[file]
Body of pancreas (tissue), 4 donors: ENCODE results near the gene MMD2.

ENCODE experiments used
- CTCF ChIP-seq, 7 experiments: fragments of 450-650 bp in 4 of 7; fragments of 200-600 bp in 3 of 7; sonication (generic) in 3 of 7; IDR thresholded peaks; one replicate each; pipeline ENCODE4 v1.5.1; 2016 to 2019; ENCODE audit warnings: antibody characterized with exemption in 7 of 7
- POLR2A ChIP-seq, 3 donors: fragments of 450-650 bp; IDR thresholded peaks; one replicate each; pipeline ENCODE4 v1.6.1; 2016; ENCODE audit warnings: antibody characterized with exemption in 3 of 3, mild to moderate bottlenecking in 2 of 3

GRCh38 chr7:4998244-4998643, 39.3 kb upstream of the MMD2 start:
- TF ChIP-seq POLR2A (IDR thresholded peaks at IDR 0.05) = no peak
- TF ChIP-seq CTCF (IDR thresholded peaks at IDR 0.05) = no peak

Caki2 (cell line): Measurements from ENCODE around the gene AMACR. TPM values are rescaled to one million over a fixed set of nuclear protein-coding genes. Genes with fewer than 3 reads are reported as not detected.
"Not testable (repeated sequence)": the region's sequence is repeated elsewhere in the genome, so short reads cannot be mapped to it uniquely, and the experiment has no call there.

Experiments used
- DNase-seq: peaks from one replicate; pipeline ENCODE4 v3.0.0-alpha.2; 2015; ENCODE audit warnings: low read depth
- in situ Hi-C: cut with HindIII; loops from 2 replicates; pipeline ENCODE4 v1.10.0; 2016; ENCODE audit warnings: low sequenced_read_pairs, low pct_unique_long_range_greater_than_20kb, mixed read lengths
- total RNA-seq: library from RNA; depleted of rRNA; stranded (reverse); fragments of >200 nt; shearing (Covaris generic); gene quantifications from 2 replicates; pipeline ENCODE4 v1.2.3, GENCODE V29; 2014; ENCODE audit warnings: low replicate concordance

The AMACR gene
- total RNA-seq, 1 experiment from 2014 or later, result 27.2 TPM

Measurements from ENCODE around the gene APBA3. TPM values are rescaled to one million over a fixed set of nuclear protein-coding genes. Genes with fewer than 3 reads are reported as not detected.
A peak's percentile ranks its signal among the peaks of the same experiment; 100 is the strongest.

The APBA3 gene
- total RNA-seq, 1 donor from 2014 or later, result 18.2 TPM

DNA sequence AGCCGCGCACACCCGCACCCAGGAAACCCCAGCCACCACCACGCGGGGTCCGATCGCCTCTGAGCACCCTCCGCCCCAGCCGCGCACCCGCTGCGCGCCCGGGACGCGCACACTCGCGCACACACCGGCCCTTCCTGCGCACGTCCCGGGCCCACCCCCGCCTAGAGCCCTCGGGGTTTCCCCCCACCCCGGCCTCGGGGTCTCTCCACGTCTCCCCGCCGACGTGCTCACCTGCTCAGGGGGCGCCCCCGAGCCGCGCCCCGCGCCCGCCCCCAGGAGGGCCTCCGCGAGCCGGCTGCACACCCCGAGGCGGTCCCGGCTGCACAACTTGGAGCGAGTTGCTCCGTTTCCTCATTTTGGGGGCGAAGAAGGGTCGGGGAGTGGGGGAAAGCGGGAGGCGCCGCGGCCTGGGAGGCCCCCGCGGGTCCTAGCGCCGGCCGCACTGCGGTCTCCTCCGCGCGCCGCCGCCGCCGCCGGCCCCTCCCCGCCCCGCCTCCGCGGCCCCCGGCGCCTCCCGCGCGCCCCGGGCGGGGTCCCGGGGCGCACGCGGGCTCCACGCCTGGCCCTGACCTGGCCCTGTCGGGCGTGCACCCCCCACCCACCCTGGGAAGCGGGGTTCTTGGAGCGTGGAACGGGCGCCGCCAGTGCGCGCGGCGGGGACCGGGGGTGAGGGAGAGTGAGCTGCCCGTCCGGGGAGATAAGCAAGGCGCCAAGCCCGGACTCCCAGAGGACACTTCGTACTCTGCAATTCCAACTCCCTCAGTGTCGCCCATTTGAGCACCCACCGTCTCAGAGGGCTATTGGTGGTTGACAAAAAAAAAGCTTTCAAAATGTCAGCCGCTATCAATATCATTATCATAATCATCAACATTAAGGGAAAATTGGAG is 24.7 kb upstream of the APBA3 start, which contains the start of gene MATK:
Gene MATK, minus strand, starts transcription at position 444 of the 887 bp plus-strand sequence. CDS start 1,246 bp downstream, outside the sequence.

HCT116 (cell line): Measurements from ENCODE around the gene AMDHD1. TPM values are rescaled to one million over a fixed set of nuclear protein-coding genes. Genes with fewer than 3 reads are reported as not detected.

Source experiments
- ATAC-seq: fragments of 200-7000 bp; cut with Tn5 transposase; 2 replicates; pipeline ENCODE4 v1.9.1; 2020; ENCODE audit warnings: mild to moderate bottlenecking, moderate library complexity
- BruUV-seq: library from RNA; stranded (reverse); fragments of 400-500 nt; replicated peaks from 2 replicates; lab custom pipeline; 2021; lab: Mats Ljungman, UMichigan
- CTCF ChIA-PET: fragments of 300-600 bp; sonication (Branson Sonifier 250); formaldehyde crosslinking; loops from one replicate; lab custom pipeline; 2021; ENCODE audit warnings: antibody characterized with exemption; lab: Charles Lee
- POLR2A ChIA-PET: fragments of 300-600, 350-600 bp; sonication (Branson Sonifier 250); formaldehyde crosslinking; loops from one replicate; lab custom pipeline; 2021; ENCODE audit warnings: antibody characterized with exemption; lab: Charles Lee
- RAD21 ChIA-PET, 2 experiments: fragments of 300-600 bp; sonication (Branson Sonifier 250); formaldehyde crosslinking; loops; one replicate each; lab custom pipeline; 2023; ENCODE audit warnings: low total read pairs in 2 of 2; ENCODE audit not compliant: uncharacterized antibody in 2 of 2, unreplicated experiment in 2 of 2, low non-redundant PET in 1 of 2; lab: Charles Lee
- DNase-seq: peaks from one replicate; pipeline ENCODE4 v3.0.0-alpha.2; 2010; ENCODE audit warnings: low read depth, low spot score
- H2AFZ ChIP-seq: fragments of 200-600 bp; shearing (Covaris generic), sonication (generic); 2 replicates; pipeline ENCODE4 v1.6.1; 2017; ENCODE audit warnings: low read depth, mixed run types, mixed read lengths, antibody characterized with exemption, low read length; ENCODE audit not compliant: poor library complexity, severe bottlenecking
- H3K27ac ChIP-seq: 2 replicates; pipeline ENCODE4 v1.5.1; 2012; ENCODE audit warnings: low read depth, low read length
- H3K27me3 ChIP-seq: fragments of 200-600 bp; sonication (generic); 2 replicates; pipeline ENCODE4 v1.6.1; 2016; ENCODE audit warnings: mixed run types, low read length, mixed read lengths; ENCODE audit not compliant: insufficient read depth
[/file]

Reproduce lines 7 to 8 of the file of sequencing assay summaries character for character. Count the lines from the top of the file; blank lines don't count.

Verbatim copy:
- TF ChIP-seq CTCF (IDR thresholded peaks at IDR 0.05) = no peak

Caki2 (cell line): Measurements from ENCODE around the gene AMACR. TPM values are rescaled to one million over a fixed set of nuclear protein-coding genes. Genes with fewer than 3 reads are reported as not detected.